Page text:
Tip 74: Normalizing Audio in Premiere Pro and Audition
Typically, you normalize audio volume so your entire production will have similar levels and your viewers wont have to adjust the volume from scene to scene. Technically, however, normalization increases the amplitude of the audio to a target level, usually 100%, which is maximum volume available without distortion.
Whats critical to realize is that normalization affects the entire file equally. So if you have a file (or region in a file) with loud segments, but also with low segments, normalizing the entire file will probably not increase the volume of the low points.
Figure 74a Normalizing Region A will produce a different result from normalizing region B. This is a stereo file, but Im showing only the upper track for clarity.
Consider the two regions defined in Figure 74a. Region A has consistently low volume, while Region B has both high and low points. If you normalized Region A, you would increase the volume of the low points to much higher levels. However, if you normalized Region B, Audition might even reduce the volume a bit, making the low-volume portions even harder to hear.
If Figure 74a was a piece that was supposed to have high and low regions (say, the 1812 Overture), normalizing Region B, or even the entire song, would produce the desired resulta piece rendered at maximum volume with the desired highs and lows without distortion. In this case, you could safely use Premiere Pros Normalization tool, accessed by right-clicking the Audio clip and choosing Clip Gain from the pop-up menu that appears, and then clicking the Normalize button (Figure 74b).
Figure 74b You can normalize in Premiere Pro with this dialog box.
On the other hand, if Figure 74a was a song (or wedding ceremony) with loud applause at the end, normalizing the entire file wouldnt increase the volume in the lower regions, which might be the bride or groom softly stating their vows. In these instances, normalize in Audition to target specific portions of your audio clip.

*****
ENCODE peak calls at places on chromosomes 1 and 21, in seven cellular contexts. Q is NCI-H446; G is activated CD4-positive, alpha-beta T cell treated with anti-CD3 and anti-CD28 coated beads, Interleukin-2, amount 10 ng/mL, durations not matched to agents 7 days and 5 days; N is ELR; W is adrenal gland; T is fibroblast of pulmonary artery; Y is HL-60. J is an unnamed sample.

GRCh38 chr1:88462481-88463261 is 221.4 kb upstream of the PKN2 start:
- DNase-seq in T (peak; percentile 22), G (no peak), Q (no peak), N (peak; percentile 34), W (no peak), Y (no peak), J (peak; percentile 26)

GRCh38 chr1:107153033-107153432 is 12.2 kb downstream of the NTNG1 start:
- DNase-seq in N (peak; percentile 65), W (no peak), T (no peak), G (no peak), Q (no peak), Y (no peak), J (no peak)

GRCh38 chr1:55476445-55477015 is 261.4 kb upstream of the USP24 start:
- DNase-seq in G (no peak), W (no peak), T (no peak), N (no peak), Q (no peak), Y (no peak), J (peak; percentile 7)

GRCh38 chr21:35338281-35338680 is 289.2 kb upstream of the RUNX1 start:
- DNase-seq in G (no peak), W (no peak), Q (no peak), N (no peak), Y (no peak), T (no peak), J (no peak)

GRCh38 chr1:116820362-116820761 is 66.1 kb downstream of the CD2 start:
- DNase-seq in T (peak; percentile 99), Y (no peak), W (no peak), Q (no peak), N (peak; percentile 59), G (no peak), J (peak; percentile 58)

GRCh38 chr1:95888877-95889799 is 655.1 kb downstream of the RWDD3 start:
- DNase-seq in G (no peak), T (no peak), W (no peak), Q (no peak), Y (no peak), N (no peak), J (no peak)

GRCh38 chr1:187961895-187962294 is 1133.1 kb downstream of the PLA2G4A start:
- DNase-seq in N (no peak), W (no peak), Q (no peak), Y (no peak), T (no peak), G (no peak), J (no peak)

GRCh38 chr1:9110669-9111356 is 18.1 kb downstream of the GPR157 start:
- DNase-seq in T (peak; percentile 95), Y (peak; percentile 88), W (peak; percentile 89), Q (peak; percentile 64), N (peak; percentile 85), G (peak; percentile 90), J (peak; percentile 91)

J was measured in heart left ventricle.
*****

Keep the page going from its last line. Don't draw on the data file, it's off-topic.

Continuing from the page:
To increase low-volume regions in Audition, do the following:
- In the Display area, click and drag in the waveform to select the quiet regions.
- Choose Effects > Amplitude > Normalize (process).
- If the default parameters shown in Figure 74c suit your needs (usually, they will), click OK to apply the effect.
Note that the selected region in the audio file in Figure 74c has already been normalized, and if you compare the volume to Figure 74a, youll see that it has been substantially increased by the normalization effect.
Figure 74c Auditions Normalize dialog box. Note that the audio has already been normalized using the selected region, with substantially increased volume compared to Figure 74a.
Audition Will Drive You Crazy if You Dont Know This One
Got your attention, didnt I? Audition grays out most effect controls, including Normalization, when you pause rather than stop audio playback. To make the controls active, click the black Stop button in the upper-left corner of the Transport panel.
Still Not Loud Enough?
If normalizing the low-volume regions doesnt boost volumes to the required level, try increasing the volume using the Amplify effect (Effects > Amplitude > Amplify). As long as the waveform doesnt flatten out at the top or exceed the 0 dB levels, you shouldnt introduce any distortion into the audio.
Need to Normalize Multiple Files?
If you have multiple files to normalize, load them into Audition, select the files in the Files panel, right-click, and choose Edit Group Waveform Normalize from the pop-up menu that appears. Audition will analyze the files and normalize their respective volumes.
Working Through a Long Audio File?
When working through a long audio file (say 2 minutes or more), you might find it helpful to use markers to break the file into regions and then edit them individually. To set a marker, move the current-time indicator to the target location, right-click, and choose Add to Marker List. You can divide the regions by duration, or use natural breaks like songs or scenes.
This article includes text and images excerpted from Adobe Digital Video How-Tos: 100 Essential Techniques with Adobe Production Studio by Jan Ozer. Copyright © 2007. Reprinted with permission from Pearson Education, Inc. and Adobe Press.
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